Words I avoid using: should, empower, commitement

For the record there are a few words I avoid using if I can.

Should: “we should feed the starving millions”, “we should create world peace.”

Should is useless.
It is also a declaration of what should be but also an admission of defeat, we give up immediately, we don’t even try.

Empower and empowerment: “I will empower the team”

It was Henry Mintzberg who alerted me to the problems with this word: empowerment is a loan. Empowerment is not real power, not real authority.

That I empower you means “I have the power, I am going to lend it to you… but I am still responsible and if you screw up I’m taking right back.” Thats why I prefer to talk about devolving, distributing and even sharing authority.

Commitment: “The Scrum team committed to delivering 20 points”.

Actually my dislike of commitment is usually confined to software teams and older implementations of Scrum specifically.

First commitment tends to be one sided: the development team are expected to commit but not their customers. And in an environment were the team is not completely independent (i.e. there are times when it needs non-team members to do something) it is unfair to ask them to commit.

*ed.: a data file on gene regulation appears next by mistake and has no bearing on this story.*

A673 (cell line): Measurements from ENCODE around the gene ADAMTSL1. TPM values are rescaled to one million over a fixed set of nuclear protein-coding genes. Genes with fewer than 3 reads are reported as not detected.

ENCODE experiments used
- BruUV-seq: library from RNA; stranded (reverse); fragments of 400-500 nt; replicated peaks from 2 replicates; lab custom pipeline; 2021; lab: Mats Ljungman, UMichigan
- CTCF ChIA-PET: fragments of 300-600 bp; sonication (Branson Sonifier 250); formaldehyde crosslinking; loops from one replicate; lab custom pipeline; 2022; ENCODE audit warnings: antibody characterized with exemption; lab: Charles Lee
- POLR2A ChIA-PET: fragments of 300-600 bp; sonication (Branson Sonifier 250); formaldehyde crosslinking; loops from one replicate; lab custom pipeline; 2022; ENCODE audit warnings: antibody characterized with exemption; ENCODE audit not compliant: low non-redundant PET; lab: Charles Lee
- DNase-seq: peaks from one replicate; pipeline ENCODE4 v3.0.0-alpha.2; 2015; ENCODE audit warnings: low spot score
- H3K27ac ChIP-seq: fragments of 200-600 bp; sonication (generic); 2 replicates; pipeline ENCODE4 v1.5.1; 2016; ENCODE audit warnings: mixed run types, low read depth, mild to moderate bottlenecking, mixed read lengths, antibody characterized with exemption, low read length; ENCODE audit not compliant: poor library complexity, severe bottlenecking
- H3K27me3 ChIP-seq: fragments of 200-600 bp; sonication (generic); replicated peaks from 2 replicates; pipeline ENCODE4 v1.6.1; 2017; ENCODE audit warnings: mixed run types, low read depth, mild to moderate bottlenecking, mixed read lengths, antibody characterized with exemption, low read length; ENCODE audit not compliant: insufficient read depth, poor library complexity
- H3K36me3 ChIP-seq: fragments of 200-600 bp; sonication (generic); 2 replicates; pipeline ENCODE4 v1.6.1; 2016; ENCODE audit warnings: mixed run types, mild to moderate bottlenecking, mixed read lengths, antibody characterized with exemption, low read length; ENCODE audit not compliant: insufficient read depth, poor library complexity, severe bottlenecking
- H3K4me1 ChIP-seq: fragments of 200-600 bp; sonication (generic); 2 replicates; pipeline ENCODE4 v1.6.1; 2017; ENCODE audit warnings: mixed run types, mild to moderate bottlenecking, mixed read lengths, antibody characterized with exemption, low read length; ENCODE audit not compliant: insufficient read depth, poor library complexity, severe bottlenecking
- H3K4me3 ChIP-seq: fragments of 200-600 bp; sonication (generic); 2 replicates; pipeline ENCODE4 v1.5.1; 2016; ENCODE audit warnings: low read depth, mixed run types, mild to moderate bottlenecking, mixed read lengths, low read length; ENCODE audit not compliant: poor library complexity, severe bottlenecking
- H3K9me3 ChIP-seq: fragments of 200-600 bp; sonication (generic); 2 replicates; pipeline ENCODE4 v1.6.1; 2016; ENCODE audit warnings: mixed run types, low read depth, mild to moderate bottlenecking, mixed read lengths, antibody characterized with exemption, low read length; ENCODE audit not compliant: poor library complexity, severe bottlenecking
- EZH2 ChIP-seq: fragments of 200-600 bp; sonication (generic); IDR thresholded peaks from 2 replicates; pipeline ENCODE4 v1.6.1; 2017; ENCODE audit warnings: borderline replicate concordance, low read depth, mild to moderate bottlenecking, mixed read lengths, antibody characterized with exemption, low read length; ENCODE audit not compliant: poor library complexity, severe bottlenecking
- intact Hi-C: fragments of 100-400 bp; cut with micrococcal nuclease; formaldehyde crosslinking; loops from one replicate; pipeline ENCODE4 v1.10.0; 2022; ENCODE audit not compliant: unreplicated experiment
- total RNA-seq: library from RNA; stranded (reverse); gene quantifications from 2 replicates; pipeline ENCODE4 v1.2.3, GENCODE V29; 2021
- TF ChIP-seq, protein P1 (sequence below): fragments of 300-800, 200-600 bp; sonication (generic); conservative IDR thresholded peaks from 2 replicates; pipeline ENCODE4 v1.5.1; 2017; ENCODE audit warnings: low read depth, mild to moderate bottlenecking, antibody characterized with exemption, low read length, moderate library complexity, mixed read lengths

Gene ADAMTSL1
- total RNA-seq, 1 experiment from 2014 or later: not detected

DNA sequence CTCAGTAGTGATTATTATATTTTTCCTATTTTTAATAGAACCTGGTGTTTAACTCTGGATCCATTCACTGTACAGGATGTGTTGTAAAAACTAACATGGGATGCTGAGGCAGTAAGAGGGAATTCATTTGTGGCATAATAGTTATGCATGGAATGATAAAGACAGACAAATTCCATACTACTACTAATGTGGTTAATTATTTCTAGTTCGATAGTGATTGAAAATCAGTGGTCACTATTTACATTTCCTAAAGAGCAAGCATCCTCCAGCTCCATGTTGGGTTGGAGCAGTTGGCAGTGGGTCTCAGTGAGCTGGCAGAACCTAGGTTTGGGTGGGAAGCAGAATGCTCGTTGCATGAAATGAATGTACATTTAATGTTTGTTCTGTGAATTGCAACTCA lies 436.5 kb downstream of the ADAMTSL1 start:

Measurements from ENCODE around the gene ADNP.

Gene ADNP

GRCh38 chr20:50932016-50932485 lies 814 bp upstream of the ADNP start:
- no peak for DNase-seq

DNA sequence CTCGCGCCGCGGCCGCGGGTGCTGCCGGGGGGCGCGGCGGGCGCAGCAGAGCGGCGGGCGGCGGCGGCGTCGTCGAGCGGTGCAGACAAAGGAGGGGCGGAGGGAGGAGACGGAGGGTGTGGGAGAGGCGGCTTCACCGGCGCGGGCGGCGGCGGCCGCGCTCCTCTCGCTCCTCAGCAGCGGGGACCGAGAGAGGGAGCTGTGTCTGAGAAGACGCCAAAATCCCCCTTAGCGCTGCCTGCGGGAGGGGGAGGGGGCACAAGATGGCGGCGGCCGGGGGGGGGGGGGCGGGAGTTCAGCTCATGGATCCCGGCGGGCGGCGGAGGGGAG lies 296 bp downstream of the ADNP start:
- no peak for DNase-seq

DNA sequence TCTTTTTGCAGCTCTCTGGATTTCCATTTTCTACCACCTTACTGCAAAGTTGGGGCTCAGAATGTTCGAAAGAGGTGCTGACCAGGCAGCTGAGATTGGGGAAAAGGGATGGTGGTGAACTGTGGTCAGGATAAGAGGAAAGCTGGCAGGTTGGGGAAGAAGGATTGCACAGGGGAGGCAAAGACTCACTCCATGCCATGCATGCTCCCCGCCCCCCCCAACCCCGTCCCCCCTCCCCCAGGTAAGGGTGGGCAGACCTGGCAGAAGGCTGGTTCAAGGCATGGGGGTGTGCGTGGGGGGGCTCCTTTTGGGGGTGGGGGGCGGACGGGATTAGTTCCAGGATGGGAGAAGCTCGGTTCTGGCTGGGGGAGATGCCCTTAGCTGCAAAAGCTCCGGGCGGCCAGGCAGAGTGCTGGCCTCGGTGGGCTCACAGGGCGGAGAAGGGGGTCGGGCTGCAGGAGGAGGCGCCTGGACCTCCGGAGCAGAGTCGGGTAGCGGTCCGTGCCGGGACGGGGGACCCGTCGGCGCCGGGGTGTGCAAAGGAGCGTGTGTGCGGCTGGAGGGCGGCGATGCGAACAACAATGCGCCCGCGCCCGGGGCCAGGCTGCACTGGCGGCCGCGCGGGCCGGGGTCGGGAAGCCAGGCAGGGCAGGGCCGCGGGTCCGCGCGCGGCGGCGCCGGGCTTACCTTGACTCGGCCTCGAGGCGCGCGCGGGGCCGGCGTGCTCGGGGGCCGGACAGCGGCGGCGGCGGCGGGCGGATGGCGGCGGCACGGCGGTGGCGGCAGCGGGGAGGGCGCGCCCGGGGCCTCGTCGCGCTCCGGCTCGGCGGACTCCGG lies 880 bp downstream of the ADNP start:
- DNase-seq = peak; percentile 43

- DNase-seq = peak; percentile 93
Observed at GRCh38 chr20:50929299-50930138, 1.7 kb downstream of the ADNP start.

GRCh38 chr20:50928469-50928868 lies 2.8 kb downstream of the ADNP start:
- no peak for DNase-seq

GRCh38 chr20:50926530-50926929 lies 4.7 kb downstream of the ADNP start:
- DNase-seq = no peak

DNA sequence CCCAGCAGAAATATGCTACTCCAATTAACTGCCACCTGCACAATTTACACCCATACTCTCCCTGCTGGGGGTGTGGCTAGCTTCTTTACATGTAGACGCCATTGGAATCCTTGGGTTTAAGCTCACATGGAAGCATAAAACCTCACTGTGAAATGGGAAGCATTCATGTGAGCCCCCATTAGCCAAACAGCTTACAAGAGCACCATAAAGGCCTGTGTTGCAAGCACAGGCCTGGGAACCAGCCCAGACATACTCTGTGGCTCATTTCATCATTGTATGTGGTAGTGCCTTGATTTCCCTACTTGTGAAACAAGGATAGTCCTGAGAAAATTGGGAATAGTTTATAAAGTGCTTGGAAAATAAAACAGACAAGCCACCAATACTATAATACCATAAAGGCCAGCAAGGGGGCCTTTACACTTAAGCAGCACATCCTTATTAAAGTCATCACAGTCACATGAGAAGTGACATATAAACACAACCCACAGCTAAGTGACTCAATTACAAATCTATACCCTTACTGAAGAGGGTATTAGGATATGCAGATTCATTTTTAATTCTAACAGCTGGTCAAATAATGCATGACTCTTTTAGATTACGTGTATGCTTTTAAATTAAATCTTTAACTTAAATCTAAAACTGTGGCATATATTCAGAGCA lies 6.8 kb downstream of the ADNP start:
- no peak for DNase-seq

This is very true in large companies where teams are often restricted by a multitude of rules, demarcation lines and restrictions. Such teams don’t have the power to commit on their own, they need others – and superiors – to join in making thing happen.

Second, because of those problems the word “commitment” itself has changed meaning. Originally when a team said “We commit” it meant “We are going to make this happen, come hell or high water, we will do everything in our power to make this happen.” Over time, because the team couldn’t move heaven and earth due to company policy, commitment has become devalued. Today, “commitment” has come to mean “This is the work we plan to do this sprint and we will try out best (but don’t get your hopes up too high).”

I’m sure there are some more words I avoid using but less often, I’ll make a note of them next time I’m temped and report back.


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